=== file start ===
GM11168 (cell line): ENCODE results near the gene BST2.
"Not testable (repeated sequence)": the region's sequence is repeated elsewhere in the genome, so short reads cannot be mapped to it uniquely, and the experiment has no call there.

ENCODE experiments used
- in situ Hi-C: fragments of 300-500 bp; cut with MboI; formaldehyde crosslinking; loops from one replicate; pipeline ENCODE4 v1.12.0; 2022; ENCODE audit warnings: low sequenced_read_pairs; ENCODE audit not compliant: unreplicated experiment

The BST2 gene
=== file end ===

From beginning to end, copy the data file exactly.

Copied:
GM11168 (cell line): ENCODE results near the gene BST2.
"Not testable (repeated sequence)": the region's sequence is repeated elsewhere in the genome, so short reads cannot be mapped to it uniquely, and the experiment has no call there.

ENCODE experiments used
- in situ Hi-C: fragments of 300-500 bp; cut with MboI; formaldehyde crosslinking; loops from one replicate; pipeline ENCODE4 v1.12.0; 2022; ENCODE audit warnings: low sequenced_read_pairs; ENCODE audit not compliant: unreplicated experiment

The BST2 gene